Margaret Thatcher and Clement Attlee have been ranked as the greatest prime ministers of the 20th century by a historian in BBC History Magazine.
Margaret Thatcher ruled from 1979 to 1990
Giving the leaders points from zero to five, Francis Beckett put Tony Blair mid-table with three, saying his Iraq war policy affected his standing.
The list was based on how well the leaders implemented their policies - not on the policies themselves.
Lady Thatcher "took one sort of society, and turned it into another".
Ruling from 1979 to 1990, her victory over the miners was highlighted as a key moment by Mr Beckett.
"Today few people under 40 remember a time when trade unions were a real force in the land, when the public sector controlled large swathes of the economy, when local councils controlled education and other local services, when benefits were considered rights of citizenship," he said, giving her five marks.
GREATEST PRIME MINISTERS
5: Margaret Thatcher
5: Clement Attlee
4: Edward Heath
4: Winston Churchill
4: Harold Macmillan
4: Sir Henry Campbell-Bannerman
3: Robert Arthur Talbot Gascoyne-Cecil
3: Herbert Henry Asquith
3: David Lloyd George
3: Stanley Baldwin
3: James Harold Wilson
3: Tony Blair
2: James Callaghan
2: Arthur James Balfour
1: Andrew Bonar Law
1: James Ramsay MacDonald
1: Sir Alec Douglas-Home
1: John Major
0: Robert Anthony Eden
0: Neville Chamberlain
BBC History Magazine
"The defeat and destruction of the once-powerful National Union of Mineworkers was a key moment in the history of the last half decade."
Attlee, who also scored five, was the Labour Party leader for 20 years, and presided over the 1945-51 Labour government.
This was the most significant reforming administration of 20th-century Britain, the regime that introduced the National Health Service, nationalised one-fifth of the British economy, and granted independence to India.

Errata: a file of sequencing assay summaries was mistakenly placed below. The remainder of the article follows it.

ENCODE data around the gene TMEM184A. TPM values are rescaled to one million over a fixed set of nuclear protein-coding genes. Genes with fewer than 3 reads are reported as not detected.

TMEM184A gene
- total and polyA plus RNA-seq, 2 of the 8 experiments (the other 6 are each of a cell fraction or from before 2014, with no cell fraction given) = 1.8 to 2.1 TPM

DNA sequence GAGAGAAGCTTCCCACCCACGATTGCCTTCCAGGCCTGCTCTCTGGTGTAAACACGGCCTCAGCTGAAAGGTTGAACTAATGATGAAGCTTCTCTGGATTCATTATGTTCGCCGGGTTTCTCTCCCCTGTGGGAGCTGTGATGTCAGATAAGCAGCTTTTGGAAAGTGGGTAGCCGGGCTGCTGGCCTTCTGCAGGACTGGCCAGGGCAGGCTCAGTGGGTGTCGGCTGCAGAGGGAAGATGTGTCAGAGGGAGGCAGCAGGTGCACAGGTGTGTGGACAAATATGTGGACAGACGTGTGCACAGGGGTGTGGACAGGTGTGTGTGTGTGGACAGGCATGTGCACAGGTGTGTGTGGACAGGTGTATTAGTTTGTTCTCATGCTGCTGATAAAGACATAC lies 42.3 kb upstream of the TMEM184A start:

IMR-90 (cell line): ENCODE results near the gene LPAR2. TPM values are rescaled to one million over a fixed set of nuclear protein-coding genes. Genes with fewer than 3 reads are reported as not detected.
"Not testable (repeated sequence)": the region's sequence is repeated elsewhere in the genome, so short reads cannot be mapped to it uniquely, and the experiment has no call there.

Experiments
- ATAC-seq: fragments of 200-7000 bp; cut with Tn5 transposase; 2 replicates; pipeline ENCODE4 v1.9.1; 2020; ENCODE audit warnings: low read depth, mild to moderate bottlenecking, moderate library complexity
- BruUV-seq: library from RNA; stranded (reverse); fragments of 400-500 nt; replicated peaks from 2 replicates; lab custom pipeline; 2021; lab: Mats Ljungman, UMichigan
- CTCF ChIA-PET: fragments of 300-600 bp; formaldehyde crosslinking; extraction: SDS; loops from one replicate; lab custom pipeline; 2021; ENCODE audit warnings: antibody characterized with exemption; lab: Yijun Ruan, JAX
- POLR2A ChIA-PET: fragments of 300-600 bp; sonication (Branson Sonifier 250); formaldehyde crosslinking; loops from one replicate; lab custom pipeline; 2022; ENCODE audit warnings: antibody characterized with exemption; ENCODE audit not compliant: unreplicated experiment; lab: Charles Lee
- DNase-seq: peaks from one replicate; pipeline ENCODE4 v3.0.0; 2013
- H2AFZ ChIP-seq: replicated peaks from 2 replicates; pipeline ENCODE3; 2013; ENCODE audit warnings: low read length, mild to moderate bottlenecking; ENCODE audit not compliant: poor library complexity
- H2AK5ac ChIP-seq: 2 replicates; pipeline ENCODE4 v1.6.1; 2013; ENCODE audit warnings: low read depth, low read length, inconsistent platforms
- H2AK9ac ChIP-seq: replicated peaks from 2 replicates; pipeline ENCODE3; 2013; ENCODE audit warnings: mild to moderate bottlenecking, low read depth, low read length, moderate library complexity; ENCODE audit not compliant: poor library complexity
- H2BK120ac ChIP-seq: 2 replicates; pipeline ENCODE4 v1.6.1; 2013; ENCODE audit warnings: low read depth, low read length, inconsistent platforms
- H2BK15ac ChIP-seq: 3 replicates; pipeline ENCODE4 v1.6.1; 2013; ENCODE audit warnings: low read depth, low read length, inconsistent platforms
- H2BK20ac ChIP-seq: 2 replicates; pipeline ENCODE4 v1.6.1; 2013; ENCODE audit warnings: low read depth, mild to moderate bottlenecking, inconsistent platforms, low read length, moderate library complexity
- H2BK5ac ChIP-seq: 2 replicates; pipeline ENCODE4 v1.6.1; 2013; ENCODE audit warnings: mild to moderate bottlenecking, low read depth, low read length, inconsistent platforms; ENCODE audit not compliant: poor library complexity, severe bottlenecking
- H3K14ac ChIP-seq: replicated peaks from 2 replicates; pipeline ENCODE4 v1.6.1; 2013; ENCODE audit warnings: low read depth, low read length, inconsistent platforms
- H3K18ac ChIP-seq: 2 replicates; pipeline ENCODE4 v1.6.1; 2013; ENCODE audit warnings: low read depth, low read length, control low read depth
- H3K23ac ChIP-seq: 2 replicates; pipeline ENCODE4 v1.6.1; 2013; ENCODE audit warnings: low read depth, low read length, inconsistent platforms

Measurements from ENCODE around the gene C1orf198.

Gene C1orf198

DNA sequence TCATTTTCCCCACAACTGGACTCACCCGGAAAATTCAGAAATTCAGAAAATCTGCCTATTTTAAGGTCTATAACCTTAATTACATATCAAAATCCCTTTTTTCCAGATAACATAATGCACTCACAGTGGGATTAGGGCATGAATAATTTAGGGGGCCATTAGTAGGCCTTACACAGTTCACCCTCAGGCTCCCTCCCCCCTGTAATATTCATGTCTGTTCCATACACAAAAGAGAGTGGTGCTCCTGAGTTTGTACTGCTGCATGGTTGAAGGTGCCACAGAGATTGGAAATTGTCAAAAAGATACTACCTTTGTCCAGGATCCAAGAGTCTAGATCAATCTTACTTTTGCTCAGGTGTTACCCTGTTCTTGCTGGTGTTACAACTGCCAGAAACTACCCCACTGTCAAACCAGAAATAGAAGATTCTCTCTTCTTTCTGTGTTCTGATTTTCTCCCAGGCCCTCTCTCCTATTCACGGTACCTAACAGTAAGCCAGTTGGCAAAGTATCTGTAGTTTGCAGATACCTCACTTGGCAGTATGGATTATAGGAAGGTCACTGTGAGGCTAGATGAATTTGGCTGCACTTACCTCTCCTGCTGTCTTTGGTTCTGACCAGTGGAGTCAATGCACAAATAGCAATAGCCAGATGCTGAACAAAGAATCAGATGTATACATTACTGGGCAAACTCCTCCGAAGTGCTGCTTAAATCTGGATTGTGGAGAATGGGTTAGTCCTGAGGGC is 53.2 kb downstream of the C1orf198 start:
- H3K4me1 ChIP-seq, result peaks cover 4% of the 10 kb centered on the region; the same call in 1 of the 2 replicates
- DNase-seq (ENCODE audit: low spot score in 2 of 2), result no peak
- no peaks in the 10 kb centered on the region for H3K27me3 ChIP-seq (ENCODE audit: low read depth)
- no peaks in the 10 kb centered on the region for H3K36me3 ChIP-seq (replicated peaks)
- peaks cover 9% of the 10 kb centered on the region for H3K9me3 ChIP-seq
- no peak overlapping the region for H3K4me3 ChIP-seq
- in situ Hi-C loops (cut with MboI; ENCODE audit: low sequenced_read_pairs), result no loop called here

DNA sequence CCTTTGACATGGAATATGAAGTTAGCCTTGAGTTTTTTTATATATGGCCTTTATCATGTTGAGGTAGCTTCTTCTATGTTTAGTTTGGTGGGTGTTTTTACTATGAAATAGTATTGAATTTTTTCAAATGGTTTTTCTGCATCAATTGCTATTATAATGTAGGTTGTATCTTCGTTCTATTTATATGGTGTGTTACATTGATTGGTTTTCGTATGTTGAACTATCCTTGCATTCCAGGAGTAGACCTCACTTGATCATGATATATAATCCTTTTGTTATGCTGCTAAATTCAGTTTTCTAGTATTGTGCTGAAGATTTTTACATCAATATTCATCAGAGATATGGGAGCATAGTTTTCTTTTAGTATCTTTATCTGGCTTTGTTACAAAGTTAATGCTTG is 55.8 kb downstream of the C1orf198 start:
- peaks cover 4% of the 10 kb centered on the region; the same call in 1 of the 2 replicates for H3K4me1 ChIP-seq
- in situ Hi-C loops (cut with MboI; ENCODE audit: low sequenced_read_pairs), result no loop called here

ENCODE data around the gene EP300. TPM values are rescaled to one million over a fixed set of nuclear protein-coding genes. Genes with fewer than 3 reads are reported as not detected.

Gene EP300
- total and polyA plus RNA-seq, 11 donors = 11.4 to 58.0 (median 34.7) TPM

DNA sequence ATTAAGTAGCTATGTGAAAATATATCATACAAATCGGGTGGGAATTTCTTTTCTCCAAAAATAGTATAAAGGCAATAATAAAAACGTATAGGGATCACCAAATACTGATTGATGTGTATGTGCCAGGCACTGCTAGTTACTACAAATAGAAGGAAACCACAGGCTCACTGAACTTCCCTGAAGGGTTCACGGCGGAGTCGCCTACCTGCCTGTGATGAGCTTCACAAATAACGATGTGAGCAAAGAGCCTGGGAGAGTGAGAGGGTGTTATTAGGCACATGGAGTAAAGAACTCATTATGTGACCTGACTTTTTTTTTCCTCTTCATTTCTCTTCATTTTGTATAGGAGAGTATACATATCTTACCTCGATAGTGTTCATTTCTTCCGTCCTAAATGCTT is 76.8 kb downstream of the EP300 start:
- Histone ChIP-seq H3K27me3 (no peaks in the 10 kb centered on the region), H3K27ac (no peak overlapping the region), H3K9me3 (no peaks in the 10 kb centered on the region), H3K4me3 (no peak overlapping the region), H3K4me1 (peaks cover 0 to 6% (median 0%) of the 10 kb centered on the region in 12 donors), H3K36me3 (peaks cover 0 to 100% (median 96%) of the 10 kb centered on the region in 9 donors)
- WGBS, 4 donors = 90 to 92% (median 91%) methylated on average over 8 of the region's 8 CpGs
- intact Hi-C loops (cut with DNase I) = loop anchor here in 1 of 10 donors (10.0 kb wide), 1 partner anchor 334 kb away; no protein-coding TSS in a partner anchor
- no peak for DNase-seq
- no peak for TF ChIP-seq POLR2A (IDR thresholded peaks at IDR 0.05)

Mr Blair, who scored three points, had made a lot of progress up until the invasion of Iraq in 2003, Mr Beckett concluded.
"The private sector has now been brought even into the running of schools and hospitals and, since the Conservatives agree with it, this will probably be a relatively permanent change."
But he added: "The unpopularity of the Iraq War, and the fact that the reasons given afterwards for going to war were not those given at the time, have undermined Blair's ability to implement his vision, probably permanently."
Sir Winston Churchill received four points, as did Edward Heath and Harold Macmillan.
Churchill was voted the greatest Briton of all time in a 2002 nationwide poll, attracting more than one million votes.
And in a recent poll of 1,000 for Doctor Who Adventures magazine, he was the historical figure people would most like to travel back in time to meet.
Of the 20 prime ministers in the list, Neville Chamberlain and Sir Anthony Eden both scored zero - in Chamberlain's case because he "utterly failed in his principal objective of averting war".